Which Women Are Winning the Game of Thrones This Week?

The XX Factor
What Women Really Think
April 1 2013 12:17 PM

Game Of Thrones Lady Power Rankings: Week One

"Game of Thrones"
Rose Leslie and Emilia Clarke ofGame of Thrones, much friendlier off-set

Photo by Kevin Winter/Getty Images

It may be mostly men who end up sitting on the Iron Throne in King's Landing, but the third season of Game of Thrones is all about the women. I'll be running a series of weekly GoT lady power rankings to help you make sense of the show's lethal queens and plucky challengers. “You might find a bit of armor useful when you become queen. Perhaps before,” Cersei Lannister warns her young rival Margaery Tyrell, but her advice could apply to everyone on this list. The season is on, and the knives are out.

1. Cersei Lannister: The queen of Westeros, Cersei managed to have her hated husband killed in a hunting accident and her enemy Ned Stark executed in the first season. She took a step backwards in the second as her younger brother Tyrion became Hand of the King, curbing her ability to run Westeros from behind the scenes. But since Cersei got Tyrion demoted after a major battle, she's pretty much free to do what she wants. That doesn't mean she's secure, though. All women have to give up their influence over their sons sometime. And with Joffrey's impending wedding, Cersei will need to keep an eye on more than ceremony and reception arrangements.

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2. Margaery Tyrell: Nipping at Cersei's heels is Margaery, formerly the wife of Renly Baratheon, who was assassinated by his brother Stannis last season. It takes a formidable woman to move from being the wife of a traitor to the fiancée of the guy her late husband was trying to dethrone, but from her low-cut dresses to her keen sense of public relations, Margaery is no ordinary noblewoman. Cersei may be content to rule the Red Keep, but Margaery's willing to venture out into the slums of King's Landing to hang with war orphans. As she builds up the regime's image—and her own—with an act that’s one part Princess Diana and two parts shark, she should be making Cersei Lannister very nervous.

3. Daenerys Targaryen: Yes, Dany's got dragons and the conviction that the Iron Throne is hers by right. But she also has a boat full of seasick Dothraki warriors to take care of, a fraternity of warlocks who are trying to kill her, and a tough moral choice: Does she buy a slave army and try to conquer the native country she barely remembers? Or does she wait for her power base to grow and her dragons to reach full size? The risks are high, but so are the potential rewards—and if nothing else, Dany's dragon-tooth necklace is my pick for the top look of the episode.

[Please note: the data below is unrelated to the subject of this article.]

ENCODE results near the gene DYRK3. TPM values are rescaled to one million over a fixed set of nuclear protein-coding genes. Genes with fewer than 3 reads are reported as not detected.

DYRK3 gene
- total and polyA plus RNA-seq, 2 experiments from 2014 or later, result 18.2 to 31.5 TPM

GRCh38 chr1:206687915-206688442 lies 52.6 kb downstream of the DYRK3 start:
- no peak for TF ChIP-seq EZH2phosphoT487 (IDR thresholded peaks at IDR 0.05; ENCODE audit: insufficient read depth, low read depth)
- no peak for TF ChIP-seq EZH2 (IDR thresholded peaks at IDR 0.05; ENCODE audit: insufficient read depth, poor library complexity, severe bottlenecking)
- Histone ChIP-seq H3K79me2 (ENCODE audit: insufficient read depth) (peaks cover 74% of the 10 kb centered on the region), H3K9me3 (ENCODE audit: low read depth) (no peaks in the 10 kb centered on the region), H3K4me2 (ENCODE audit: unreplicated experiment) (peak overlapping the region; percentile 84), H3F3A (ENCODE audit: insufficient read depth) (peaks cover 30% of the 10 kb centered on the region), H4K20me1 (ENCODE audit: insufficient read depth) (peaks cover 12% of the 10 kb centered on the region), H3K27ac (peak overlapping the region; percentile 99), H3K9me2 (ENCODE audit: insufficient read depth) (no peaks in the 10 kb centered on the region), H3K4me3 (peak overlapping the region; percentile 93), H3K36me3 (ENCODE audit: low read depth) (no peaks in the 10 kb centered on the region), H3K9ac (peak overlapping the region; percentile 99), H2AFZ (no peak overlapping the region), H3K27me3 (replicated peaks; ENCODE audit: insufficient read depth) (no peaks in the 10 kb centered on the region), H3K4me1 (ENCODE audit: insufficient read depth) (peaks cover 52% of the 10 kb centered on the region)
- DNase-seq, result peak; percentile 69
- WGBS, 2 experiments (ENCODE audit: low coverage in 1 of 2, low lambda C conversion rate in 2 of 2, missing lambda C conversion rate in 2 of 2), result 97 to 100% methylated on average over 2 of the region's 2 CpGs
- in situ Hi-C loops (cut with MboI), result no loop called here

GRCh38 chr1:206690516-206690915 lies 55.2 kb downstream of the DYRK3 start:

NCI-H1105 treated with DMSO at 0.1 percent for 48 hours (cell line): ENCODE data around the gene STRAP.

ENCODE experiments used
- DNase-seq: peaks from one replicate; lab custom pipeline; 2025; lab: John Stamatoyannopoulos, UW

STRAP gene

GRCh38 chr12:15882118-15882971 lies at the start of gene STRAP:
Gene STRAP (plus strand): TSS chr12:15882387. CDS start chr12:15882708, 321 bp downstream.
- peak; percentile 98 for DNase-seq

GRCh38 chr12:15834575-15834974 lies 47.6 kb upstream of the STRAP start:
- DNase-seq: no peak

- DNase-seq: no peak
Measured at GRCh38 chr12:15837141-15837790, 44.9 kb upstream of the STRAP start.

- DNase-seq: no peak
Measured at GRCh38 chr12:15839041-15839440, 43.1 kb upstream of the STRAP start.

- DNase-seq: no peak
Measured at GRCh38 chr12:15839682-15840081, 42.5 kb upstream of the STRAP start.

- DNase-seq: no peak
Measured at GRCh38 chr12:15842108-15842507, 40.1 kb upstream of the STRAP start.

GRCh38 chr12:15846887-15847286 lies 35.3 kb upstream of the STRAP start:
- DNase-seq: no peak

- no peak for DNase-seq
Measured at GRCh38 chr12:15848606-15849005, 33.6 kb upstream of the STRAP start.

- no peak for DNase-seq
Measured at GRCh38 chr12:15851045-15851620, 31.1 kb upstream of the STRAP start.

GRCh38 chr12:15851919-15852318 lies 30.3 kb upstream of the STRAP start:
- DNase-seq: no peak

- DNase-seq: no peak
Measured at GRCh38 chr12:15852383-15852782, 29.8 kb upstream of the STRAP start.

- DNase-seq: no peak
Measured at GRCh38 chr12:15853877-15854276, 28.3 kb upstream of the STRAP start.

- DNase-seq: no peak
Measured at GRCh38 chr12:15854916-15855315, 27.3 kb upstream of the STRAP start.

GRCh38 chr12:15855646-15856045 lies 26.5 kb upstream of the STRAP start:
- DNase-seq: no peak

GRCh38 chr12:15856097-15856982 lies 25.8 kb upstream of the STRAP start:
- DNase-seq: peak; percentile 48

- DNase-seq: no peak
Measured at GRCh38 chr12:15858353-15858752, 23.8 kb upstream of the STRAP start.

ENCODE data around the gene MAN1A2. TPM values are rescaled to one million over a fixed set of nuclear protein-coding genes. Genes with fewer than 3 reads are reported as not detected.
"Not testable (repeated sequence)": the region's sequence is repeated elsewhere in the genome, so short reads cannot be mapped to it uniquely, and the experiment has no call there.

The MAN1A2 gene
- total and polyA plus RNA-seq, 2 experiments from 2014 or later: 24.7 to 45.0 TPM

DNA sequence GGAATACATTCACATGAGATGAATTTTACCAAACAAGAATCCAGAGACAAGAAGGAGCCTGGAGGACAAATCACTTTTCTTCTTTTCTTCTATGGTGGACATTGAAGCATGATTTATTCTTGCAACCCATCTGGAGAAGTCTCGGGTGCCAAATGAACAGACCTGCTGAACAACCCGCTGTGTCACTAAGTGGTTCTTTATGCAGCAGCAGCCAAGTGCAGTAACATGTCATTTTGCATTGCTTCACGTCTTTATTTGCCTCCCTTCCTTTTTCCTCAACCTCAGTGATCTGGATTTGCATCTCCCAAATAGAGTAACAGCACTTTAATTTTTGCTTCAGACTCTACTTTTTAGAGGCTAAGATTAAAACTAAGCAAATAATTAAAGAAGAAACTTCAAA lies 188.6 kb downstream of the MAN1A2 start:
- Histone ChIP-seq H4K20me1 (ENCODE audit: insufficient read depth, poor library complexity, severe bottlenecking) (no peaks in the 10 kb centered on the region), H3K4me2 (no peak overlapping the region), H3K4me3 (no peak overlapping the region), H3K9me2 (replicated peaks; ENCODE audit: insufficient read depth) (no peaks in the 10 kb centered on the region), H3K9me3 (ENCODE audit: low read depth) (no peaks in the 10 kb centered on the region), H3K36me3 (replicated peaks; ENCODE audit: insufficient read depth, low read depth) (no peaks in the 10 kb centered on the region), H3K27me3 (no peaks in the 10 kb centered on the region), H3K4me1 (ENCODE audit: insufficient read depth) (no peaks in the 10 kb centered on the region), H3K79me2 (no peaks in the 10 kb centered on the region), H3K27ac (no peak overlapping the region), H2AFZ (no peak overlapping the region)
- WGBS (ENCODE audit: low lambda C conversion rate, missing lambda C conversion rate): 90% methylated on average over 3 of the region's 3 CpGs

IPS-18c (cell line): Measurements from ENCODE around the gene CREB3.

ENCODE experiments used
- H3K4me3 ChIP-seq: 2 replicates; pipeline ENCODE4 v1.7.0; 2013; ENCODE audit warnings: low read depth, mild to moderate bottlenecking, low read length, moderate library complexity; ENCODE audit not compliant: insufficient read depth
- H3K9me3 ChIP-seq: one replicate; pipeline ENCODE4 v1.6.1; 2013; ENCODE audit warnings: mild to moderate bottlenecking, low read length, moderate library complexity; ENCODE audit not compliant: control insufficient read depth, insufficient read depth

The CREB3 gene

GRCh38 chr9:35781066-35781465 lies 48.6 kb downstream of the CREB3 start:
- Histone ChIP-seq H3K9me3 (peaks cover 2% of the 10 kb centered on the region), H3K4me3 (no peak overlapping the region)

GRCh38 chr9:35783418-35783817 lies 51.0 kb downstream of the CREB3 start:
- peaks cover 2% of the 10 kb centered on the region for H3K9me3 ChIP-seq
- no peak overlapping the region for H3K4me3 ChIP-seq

4 Ros and Shae: "We’ve both done rather well, you and I," the former Winterfell prostitute remarks to the former camp follower at one point in the season 2 premiere. She's not exaggerating. Ros and Shae have become key advisors to two of the most important people in King's Landing, and Shae's lover is Tyrion Lannister. They're proof that common women  can gather a great deal of influence while people overlook and underestimate them.

5. Sansa Stark: Sansa, separated from the rest of her family in King's Landing, cast off by Joffrey, and increasingly paranoid about the possibility that Joffrey will kill her for the fun of it, is in the opposite position from Dany. Unlike the exiled Targaryen, who has a keen sense of what resources are available to her and what rights she's prepared to claim, Sansa's in a position of power: She just doesn't know it yet. It takes a special girl to be sought out by the devious Master of Coin, and an even specialer one to know what to do with that influence. If Sansa wakes up to her ability to be a player, she could be a force to be reckoned with. But as long as she's telling herself stories about ships rather than plotting, she'll remain on the sidelines.

6. Catelyn Stark: Last season, she was leading the delegation sent by her son Robb, the King in the North, to negotiate with Renly Baratheon. Now, her own son is locking her up in chains after she freed Jamie Lannister, Cersei's brother (and lover), and the killer of the sons of one of Robb's key allies. Cat's a poignant reminder that family and politics don't always go together. She'll have to wait to get back in the game. And the other women playing it would be wise to learn from her example.

Alyssa Rosenberg writes about culture and television for Slate’s “XX Factor” blog. She also contributes to ThinkProgress and theatlantic.com.

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